The only events actualized concern their sexual relationship, the wood chopping, the platform building and the speech. All should have more than a slim thread of the Nazi connections but they don’t until the last two minutes of the play and only through exposition. Otherwise this would be a typical summer camp (it isn’t). We follow two teens (the actors in their Broadway debut make the best of their roles) and their relationship. She gives a speech with a Nazi salute that reveals her indoctrination. And the purpose of the camp is revealed with her description of what she’s been through to the doctor. We only find that out because she tells He.
Wohl conveys the focus of the camp in a gradual sub rosa way via exposition and He’s behaviors. Unconnected to the other camp members or activities, the action is unclear as to the extent it is unfair and cruel (until at the conclusion She reports how the doctor defined what happened at the camp as a delusion). Likewise, another activity He engages in is archery. But its importance as potential discipline and military training is muted as are all the actions we see the teens undertake. However, in reality camp activities are organized to make future Nazi leaders in the US to run for political office, to unify German Americans, and place them in leadership roles to dominate in coherence with Hitler’s Third Reich.
This is hinted at via exposition and reportage at the end of the play when She reports to He that she went to a doctor outside the camp after He has beaten her badly. When she tells the doctor why she’s so cut up, revealing the camp’s abusive treatment in addition to He’s beating, the doctor (an outsider) tells her, “Anyone can be seduced.” And he follows this with, “Never underestimate your infinite capacity for delusion.” As she reports this to He, the spell is broken. She tells He they were both caught up in the delusion. He doesn’t accept what she says and tells her that Herr Kuhn has invited him to Germany and he will meet the higher ups and join the “worldwide fight.” This important scene with the doctor is reduced to exposition, yet it is what changes her mind about the camp.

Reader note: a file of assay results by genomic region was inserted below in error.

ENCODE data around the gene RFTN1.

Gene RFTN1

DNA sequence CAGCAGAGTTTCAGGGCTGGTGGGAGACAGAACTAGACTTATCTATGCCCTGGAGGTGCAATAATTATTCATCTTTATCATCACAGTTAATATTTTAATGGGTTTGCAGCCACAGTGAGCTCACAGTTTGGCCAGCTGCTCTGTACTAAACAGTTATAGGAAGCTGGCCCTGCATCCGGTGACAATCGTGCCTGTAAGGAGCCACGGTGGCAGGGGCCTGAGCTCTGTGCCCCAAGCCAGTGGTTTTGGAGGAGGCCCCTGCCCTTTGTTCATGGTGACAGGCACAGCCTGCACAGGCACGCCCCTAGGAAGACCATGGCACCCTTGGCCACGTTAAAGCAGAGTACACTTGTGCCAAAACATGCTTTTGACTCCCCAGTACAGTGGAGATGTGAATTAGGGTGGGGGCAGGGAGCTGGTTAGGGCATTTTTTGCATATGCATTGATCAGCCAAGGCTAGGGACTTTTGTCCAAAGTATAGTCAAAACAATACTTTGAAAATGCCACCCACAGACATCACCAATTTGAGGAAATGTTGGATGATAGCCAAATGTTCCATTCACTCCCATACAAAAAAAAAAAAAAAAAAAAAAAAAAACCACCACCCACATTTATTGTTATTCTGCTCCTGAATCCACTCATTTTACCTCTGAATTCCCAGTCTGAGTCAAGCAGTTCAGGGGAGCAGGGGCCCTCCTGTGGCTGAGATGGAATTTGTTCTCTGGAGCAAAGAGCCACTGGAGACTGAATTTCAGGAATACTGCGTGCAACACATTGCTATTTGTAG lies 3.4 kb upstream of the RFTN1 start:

Anything that might strike horror for us today is not shown. This seems misguided and changes the thrust of the play, whitewashing it. There is nothing benign about a Nazi Swastika flag next to the American flag which was pictured at the real Camp Siegfried. The play’s camp carries the title, but the substance and meaning are squeezed out of it. Thus, the lure of the propaganda which should be terrifying to us because we know what is behind it, never finds emotional power or effect. The forward movement becomes some teens playing at sex and being adults and searching out each other with a backdrop at a camp that we hear appreciates the Nazi Party, Hitler, teaches German, has all-night rallies and marches. The culmination occurs when She delivers a speech and lifts her hand in the Sieg Heil salute and feels pleased with herself but reverses after her discussion with the doctor.